Gut microbiome diversity is an independent predictor of survival in cervical cancer patients receiving chemoradiation

Travis T. Sims, Molly B. El Alam, Tatiana V. Karpinets, Stephanie Dorta-Estremera, Venkatesh L. Hegde, Sita Nookala, Kyoko Yoshida-Court, Xiaogang Wu, Greyson W.G. Biegert, Andrea Y. Delgado Medrano, Travis Solley, Mustapha Ahmed-Kaddar, Bhavana V. Chapman, K. Jagannadha Sastry, Melissa P. Mezzari, Joseph F. Petrosino, Lilie L. Lin, Lois Ramondetta, Anuja Jhingran, Kathleen M. SchmelerNadim J. Ajami, Jennifer Wargo, Lauren E. Colbert, Ann H. Klopp

Research output: Contribution to journalArticlepeer-review

6 Scopus citations


Diversity of the gut microbiome is associated with higher response rates for cancer patients receiving immunotherapy but has not been investigated in patients receiving radiation therapy. Additionally, current studies investigating the gut microbiome and outcomes in cancer patients may not have adjusted for established risk factors. Here, we sought to determine if diversity and composition of the gut microbiome was independently associated with survival in cervical cancer patients receiving chemoradiation. Our study demonstrates that the diversity of gut microbiota is associated with a favorable response to chemoradiation. Additionally, compositional variation among patients correlated with short term and long-term survival. Short term survivor fecal samples were significantly enriched in Porphyromonas, Porphyromonadaceae, and Dialister, whereas long term survivor samples were significantly enriched in Escherichia Shigella, Enterobacteriaceae, and Enterobacteriales. Moreover, analysis of immune cells from cervical tumor brush samples by flow cytometry revealed that patients with a high microbiome diversity had increased tumor infiltration of CD4+ lymphocytes as well as activated subsets of CD4 cells expressing ki67+ and CD69+ over the course of radiation therapy. Modulation of the gut microbiota before chemoradiation might provide an alternative way to enhance treatment efficacy and improve treatment outcomes in cervical cancer patients.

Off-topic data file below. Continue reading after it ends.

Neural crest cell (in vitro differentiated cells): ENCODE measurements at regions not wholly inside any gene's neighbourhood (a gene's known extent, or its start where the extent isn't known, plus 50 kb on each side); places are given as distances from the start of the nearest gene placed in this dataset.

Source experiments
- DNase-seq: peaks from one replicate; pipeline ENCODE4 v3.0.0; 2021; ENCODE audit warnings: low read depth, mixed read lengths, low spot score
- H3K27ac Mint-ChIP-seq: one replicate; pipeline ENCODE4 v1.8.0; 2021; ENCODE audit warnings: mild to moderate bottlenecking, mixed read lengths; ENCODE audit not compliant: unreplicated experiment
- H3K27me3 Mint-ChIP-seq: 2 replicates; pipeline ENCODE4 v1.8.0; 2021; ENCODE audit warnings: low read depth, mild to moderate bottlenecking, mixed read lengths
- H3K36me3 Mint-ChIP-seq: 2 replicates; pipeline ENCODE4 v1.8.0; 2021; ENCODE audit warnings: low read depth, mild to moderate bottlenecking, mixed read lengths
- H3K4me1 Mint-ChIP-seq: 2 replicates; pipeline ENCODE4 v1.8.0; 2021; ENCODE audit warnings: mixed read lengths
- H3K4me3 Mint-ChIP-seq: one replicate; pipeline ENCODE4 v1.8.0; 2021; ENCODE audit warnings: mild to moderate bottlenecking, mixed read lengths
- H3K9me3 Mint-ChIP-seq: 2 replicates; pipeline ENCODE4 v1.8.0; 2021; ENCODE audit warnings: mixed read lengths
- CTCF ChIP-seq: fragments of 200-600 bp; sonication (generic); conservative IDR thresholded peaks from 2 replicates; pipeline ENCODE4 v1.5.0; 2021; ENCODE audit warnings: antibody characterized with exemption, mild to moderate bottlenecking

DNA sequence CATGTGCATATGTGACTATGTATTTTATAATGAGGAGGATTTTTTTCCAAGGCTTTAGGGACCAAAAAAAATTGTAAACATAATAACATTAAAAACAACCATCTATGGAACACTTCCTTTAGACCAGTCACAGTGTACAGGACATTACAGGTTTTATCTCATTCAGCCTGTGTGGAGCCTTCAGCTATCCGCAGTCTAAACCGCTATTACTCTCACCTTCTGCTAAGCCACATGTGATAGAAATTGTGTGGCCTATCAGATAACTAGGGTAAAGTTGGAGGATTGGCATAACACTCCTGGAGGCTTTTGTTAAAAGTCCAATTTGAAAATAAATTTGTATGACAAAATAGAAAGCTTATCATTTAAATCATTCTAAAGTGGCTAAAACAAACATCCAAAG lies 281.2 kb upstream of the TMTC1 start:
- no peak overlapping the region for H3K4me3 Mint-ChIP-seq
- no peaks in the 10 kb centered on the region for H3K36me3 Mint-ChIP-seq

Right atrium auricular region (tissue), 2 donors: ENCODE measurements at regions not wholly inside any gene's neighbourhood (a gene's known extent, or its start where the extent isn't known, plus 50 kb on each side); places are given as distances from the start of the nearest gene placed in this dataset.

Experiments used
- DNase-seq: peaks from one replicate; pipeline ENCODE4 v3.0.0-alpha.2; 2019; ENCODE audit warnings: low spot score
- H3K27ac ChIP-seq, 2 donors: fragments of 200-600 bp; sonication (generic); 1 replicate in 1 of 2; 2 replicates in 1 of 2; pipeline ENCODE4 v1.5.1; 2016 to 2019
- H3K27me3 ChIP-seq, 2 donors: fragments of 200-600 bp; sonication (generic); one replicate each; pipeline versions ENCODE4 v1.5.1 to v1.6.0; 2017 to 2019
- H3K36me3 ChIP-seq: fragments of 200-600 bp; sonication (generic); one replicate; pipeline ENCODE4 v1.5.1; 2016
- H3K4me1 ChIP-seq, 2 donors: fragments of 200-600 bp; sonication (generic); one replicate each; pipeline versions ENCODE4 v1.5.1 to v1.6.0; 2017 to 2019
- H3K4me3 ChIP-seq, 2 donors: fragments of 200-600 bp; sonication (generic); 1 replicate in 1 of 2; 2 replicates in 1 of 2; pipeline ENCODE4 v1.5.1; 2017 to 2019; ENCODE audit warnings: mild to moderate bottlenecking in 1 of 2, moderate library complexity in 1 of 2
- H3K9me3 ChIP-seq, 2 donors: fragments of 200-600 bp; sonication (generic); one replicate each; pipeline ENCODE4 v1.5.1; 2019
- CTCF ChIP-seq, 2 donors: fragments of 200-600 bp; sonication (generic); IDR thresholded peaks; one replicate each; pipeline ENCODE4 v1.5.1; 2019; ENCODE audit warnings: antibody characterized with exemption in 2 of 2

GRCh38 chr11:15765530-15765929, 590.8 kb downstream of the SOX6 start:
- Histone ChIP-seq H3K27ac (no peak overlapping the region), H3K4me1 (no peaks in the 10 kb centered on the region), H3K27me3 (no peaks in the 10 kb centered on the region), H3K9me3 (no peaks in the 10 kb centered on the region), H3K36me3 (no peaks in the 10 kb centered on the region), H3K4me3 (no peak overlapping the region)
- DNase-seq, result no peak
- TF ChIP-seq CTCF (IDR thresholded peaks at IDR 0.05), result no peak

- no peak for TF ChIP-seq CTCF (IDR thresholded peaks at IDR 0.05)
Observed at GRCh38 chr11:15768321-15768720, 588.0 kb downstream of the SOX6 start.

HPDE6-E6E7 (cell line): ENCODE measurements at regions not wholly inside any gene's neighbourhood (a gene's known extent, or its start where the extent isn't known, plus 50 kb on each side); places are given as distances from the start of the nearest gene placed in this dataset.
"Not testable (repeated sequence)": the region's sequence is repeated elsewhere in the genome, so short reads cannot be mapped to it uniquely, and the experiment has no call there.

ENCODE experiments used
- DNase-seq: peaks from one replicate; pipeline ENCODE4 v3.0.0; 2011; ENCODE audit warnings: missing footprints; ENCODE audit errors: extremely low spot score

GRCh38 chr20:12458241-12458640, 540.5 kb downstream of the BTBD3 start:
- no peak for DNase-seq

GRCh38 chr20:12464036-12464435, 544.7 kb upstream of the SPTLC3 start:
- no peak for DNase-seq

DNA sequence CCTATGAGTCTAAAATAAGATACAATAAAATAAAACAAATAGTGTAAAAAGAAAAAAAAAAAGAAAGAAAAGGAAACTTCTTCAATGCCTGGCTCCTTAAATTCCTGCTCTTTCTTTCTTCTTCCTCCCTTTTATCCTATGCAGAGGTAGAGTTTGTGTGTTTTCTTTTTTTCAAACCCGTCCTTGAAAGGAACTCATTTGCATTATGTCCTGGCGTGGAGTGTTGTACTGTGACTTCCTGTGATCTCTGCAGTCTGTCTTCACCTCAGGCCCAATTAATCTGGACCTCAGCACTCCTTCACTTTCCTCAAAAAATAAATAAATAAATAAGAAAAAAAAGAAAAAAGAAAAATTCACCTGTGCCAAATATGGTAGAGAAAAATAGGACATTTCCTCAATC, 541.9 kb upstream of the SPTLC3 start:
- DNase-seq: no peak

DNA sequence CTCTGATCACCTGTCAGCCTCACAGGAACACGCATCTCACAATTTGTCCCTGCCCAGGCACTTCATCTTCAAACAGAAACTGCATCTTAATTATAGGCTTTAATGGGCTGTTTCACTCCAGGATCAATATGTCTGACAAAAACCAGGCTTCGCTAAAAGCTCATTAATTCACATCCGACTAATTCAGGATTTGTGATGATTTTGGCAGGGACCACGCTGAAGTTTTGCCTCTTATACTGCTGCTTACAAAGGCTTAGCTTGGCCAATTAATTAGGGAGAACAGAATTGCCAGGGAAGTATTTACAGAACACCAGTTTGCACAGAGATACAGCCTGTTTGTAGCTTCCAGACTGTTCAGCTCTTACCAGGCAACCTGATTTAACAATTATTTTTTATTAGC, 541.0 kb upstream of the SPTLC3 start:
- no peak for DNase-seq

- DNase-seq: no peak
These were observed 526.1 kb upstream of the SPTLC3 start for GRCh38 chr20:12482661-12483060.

Original languageEnglish (US)
Article number237
JournalCommunications Biology
Issue number1
StatePublished - Dec 2021

ASJC Scopus subject areas

  • Biochemistry, Genetics and Molecular Biology(all)
  • Agricultural and Biological Sciences(all)
  • Medicine (miscellaneous)
  • Medicine(all)

MD Anderson CCSG core facilities

  • Flow Cytometry and Cellular Imaging Facility


Dive into the research topics of 'Gut microbiome diversity is an independent predictor of survival in cervical cancer patients receiving chemoradiation'. Together they form a unique fingerprint.

Cite this